Acute Flaccid Myelitis

November 8, 2018

Dear Colleague,

The Virginia Department of Health has recently received reports of individuals with signs/symptoms consistent with acute flaccid myelitis (AFM). Similarly, there has been an increase in reports and cases of AFM across the United States. From January 1 through October 26, 2018, the Centers for Disease Control and Prevention (CDC) has received 191 reports of patients under investigation (PUI) for AFM, of which 72 cases have been confirmed.

AFM is a rare but serious condition that affects the nervous system, particularly the gray matter of the spinal cord. Most cases present with a sudden onset of limb weakness or loss of muscle tone and reflexes. Some cases may also present with facial droop or weakness, drooping eyelids, difficulty moving the eyes, or difficulty swallowing/slurred speech in addition to limb weakness. Rarely, respiratory failure may occur if the muscles involved with breathing are also affected. The current etiology of AFM remains unknown, but it is thought an infectious process or environmental toxins may play a role in the development of the illness.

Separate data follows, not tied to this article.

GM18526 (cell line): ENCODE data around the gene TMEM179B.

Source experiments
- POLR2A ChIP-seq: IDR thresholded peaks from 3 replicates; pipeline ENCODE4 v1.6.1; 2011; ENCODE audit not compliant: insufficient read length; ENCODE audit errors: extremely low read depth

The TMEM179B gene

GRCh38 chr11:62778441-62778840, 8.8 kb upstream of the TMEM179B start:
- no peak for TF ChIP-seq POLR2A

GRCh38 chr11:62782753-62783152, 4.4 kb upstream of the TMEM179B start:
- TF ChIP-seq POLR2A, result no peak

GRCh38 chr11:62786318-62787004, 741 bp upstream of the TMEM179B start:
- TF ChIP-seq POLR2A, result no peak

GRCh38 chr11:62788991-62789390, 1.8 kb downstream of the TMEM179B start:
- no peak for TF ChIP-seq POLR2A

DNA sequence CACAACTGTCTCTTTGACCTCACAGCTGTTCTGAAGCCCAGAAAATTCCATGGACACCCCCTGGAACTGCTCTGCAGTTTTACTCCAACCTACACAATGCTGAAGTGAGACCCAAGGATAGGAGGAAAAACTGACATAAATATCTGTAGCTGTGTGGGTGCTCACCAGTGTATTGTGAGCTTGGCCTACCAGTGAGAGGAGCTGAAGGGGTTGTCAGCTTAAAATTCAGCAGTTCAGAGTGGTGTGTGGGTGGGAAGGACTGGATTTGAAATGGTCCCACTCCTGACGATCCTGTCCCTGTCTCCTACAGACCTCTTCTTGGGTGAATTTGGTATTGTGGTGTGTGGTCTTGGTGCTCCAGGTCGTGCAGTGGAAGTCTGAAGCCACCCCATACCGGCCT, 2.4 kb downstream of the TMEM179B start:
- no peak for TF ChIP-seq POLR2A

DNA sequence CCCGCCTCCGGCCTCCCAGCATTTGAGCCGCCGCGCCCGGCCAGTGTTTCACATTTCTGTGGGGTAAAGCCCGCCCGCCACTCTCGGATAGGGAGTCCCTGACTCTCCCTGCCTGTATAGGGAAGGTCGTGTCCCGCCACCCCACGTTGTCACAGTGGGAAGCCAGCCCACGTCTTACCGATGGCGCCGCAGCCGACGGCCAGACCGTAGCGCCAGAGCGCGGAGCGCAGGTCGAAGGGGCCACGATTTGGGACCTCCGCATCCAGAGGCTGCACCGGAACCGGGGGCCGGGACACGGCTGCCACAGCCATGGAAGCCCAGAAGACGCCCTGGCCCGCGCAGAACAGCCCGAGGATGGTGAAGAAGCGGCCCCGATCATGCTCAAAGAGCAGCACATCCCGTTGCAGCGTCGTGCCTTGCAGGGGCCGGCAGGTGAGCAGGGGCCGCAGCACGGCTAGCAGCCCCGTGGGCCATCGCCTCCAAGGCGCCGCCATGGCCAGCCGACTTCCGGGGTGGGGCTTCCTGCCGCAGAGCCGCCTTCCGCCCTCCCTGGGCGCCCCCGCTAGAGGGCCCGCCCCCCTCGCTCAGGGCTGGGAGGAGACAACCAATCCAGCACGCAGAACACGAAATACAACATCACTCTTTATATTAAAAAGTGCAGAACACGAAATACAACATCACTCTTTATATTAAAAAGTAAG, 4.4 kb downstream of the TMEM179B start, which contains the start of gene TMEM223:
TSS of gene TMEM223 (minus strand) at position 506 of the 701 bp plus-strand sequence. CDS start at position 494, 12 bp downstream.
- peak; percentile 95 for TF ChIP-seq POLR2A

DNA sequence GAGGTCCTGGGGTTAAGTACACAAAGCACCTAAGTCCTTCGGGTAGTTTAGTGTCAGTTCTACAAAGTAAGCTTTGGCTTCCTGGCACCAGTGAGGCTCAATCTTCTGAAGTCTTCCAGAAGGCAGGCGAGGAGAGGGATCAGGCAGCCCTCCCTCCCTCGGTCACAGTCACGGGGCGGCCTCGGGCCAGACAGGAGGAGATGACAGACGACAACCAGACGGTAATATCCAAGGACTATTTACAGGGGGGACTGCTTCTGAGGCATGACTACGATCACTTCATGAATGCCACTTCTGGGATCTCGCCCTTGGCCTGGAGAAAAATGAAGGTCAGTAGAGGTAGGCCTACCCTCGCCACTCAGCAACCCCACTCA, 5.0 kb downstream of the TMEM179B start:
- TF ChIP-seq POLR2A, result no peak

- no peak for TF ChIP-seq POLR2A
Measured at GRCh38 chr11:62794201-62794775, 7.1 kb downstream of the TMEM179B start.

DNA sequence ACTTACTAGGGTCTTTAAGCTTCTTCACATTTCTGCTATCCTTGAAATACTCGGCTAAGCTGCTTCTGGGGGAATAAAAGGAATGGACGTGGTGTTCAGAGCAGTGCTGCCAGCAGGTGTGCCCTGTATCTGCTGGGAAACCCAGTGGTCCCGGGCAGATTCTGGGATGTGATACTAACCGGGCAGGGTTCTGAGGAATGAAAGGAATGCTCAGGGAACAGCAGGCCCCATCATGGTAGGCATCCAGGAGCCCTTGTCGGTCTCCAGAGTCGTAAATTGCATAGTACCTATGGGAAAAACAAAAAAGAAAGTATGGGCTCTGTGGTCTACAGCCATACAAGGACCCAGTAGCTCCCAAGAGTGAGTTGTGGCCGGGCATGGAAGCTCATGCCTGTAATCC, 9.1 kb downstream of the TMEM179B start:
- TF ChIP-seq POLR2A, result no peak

Clinicians are encouraged to maintain vigilance for AFM among all age groups and report patients with any acute onset of flaccid limb weakness immediately upon suspicion to their local health department. Although AFM is not currently included specifically on the Virginia Reportable Disease List, it is rapidly reportable to the health department under the category of an “unusual occurrence of disease of public health concern.”

Epidemiology staff at local health departments, in partnership with staff in the VDH Office of Epidemiology, is available to facilitate specimen submission as well as collection of relevant clinical information needed for public health surveillance efforts. Please note that review and classification of a suspect AFM case for public health surveillance purposes is a lengthy process and clinicians should not wait for surveillance case classification before initiating treatment for suspect AFM cases.

If you would like more information on AFM, please refer to the CDC AFM website or contact your local health department, or Marshall Vogt, Epidemiologist, Division of Immunization at 804-864-8076. Thank you for your support of AFM surveillance in the Commonwealth and for your continued efforts to protect, promote and preserve optimum health for all Virginians.

M. Norman Oliver, MD, MA
State Health Commissioner